CBS 2 - Search Results

The following is an archived video story. The text content of that video story is available below for reference. The original video has been deleted and is no longer available.

Fighting Tree Disease in Rural Communities

ROBINS, IA (CBS2/FOX28) As Cedar Rapids still battles through storm damage clean up, rural communities are also trying to clear debris, but with fewer resources.

On top of that, those communities are trying to make sure they dont spread insects and disease that can kill trees from one part of the state to another.

The huge pile of tree debris in a Robins park gives passersby an idea of what the tree damage has been like over the past few weeks in town. The even bigger pile of wood chips next to it is a great example of how to safely turn that debris into something useful.

Theres nothing sneaky about the damage that big trees can cause except for what might hitch a ride when the lumber is cut up.

"We have so many different potential diseases and insects that can move through this kind of material, anything we can do to keep it local is going to reduce any potential spread, said Iowa DNR District Forester Mark Vitosh.

In Robins, a shredder they call the beast not only make confetti from what used to be solid tree trunks but it shreds the chance of spreading any kind of disease in this lumber to a new community.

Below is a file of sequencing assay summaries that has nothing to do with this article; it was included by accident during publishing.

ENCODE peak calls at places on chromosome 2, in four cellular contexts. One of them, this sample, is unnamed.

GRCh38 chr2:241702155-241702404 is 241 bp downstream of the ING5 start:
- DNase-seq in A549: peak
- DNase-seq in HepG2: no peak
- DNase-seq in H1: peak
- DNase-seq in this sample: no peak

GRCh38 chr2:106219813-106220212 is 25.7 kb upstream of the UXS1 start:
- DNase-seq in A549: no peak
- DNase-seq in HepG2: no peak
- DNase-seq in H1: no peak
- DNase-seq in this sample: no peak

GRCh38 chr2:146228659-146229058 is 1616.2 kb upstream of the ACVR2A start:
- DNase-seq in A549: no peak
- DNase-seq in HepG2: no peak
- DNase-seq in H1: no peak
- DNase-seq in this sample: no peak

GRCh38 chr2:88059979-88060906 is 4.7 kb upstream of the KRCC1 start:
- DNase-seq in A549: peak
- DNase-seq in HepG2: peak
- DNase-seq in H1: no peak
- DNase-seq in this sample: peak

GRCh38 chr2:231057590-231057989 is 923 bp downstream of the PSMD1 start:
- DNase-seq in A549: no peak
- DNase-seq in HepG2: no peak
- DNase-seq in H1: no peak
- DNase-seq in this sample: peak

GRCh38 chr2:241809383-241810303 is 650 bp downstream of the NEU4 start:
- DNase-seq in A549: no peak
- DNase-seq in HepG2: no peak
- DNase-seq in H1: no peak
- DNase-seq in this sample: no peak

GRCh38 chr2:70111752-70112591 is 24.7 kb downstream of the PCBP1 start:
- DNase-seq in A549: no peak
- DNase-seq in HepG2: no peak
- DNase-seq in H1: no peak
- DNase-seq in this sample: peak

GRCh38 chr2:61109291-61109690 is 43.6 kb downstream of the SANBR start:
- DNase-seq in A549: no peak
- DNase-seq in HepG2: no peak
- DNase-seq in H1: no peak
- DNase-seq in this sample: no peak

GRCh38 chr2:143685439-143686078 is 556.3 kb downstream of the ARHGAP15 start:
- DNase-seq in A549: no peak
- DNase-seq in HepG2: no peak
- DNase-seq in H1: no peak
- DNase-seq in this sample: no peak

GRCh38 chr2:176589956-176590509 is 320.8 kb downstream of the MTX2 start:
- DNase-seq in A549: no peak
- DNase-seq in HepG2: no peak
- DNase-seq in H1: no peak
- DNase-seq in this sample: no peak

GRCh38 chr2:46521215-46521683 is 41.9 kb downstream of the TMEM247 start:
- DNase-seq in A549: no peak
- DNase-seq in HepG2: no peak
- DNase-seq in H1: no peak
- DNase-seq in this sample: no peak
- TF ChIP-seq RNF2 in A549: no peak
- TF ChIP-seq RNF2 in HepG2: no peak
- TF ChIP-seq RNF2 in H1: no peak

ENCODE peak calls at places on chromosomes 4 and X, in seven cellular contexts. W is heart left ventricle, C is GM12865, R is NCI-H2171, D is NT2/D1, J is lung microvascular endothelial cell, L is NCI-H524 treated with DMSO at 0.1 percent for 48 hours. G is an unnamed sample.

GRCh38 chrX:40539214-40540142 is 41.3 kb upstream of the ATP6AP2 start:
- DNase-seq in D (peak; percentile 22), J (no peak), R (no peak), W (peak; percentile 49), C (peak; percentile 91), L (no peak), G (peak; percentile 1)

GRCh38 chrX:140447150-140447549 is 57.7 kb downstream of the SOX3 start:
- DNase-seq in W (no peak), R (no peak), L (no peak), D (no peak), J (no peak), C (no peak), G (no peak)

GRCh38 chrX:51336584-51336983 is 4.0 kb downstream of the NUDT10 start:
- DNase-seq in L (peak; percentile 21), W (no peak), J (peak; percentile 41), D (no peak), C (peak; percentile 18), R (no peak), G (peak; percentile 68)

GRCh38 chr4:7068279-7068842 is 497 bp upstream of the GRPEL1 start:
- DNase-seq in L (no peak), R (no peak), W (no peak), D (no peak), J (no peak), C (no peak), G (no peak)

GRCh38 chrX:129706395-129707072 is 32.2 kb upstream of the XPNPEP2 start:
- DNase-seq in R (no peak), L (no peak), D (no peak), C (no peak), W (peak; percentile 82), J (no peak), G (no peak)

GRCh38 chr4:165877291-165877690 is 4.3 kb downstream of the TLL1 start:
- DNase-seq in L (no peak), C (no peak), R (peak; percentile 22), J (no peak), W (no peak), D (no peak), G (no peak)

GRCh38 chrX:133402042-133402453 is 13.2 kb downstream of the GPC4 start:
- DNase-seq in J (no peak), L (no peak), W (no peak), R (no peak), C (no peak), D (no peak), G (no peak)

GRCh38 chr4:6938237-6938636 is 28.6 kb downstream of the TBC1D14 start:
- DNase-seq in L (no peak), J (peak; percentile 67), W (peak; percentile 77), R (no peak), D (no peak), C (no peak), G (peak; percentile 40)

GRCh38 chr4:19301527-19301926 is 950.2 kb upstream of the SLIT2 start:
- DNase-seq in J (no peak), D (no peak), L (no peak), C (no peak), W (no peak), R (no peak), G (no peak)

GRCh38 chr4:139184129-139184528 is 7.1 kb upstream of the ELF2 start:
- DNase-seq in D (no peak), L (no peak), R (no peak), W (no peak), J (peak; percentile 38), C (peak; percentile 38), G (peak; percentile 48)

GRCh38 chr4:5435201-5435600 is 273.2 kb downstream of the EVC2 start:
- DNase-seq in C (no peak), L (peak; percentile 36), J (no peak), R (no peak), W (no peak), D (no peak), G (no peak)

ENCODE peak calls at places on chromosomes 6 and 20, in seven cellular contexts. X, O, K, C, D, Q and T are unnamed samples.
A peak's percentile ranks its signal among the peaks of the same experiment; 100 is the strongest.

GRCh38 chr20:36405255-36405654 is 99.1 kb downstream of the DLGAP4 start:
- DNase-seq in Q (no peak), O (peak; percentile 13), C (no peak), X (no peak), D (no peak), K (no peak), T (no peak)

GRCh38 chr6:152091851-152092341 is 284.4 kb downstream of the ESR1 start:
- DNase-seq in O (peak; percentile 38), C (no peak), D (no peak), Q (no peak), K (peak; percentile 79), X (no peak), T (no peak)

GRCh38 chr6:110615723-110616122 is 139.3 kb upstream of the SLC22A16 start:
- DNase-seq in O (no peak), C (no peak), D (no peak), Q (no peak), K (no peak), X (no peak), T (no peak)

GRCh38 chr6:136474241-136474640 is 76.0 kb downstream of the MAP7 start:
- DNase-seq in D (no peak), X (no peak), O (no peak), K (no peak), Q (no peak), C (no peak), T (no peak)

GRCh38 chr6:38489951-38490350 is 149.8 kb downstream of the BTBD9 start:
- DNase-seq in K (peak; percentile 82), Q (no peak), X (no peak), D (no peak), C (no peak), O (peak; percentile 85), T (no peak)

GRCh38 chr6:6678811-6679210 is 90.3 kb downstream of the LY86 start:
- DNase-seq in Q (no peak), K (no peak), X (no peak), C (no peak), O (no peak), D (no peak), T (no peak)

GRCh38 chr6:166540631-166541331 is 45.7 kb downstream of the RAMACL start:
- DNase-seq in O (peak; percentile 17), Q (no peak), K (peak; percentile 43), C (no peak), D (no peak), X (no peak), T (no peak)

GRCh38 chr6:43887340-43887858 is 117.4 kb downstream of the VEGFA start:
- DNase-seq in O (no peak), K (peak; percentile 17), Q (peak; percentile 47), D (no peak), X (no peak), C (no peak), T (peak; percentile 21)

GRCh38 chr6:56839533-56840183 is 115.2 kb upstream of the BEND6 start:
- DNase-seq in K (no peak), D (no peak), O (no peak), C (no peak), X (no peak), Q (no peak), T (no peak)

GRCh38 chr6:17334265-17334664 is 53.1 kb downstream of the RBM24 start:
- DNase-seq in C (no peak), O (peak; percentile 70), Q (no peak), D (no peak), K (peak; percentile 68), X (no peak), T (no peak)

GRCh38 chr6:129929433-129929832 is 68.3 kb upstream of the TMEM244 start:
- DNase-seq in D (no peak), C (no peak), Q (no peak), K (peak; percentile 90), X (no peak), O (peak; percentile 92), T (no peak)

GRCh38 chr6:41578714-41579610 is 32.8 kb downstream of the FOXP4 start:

"There's a concern that we might be moving that pest into areas where we don't have that pest yet, said Vitosh.

"I think we're minimizing any cross county contamination that might otherwise happen, said Robins Mayor Chuck Hinz.

Of course the beast doesnt work alone.

Chuck says the trees are here because Robins is picking them up off residents curbs, free of charge.

"We value the community and the services that we provide to our citizens so we thought it was important to do that, said Hinz.

Where local government isnt able to step in, the county does.

"Some of the damage that property owners were seeing was beyond the typical capabilities of what they can clean up, said Linn County Secondary Roads Operations Superintendent Ben Merta.
Bens crews will be working their way through Monroe Township, including Toddville, next week, making sure that just because fewer people live out here, they arent forgotten.

"We're asking them to stack it at the right of way line, and we'll pick it up from there, said Merta.

The Emerald Ash Borer still hasnt been spotted in Linn County, but its still a good idea to not move firewood over county lines. The entire state is under quarantine, making it illegal to move firewood over state lines.

If you have more questions about how to dispose of tree debris, you can call 319-398-5163.
 
Advertise with us!
Brought to you by:
Brought to you by:

Washington Times

Sponsored content